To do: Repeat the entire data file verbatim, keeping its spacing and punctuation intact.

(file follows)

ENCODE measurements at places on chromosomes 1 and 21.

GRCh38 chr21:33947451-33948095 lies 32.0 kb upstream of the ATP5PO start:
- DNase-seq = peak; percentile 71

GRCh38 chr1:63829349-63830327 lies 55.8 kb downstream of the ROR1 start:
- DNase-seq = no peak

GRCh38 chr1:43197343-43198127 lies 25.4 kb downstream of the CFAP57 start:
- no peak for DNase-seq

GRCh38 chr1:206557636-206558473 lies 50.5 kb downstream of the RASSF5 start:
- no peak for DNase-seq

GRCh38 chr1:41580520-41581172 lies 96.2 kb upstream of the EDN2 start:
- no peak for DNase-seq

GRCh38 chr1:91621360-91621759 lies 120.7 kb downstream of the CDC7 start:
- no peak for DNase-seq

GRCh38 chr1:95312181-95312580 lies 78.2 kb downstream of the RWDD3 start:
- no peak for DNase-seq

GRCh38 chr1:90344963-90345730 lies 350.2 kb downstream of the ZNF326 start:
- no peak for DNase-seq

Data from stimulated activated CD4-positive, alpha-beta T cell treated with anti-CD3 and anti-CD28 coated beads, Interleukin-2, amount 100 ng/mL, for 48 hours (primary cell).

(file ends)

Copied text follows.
ENCODE measurements at places on chromosomes 1 and 21.

GRCh38 chr21:33947451-33948095 lies 32.0 kb upstream of the ATP5PO start:
- DNase-seq = peak; percentile 71

GRCh38 chr1:63829349-63830327 lies 55.8 kb downstream of the ROR1 start:
- DNase-seq = no peak

GRCh38 chr1:43197343-43198127 lies 25.4 kb downstream of the CFAP57 start:
- no peak for DNase-seq

GRCh38 chr1:206557636-206558473 lies 50.5 kb downstream of the RASSF5 start:
- no peak for DNase-seq

GRCh38 chr1:41580520-41581172 lies 96.2 kb upstream of the EDN2 start:
- no peak for DNase-seq

GRCh38 chr1:91621360-91621759 lies 120.7 kb downstream of the CDC7 start:
- no peak for DNase-seq

GRCh38 chr1:95312181-95312580 lies 78.2 kb downstream of the RWDD3 start:
- no peak for DNase-seq

GRCh38 chr1:90344963-90345730 lies 350.2 kb downstream of the ZNF326 start:
- no peak for DNase-seq

Data from stimulated activated CD4-positive, alpha-beta T cell treated with anti-CD3 and anti-CD28 coated beads, Interleukin-2, amount 100 ng/mL, for 48 hours (primary cell).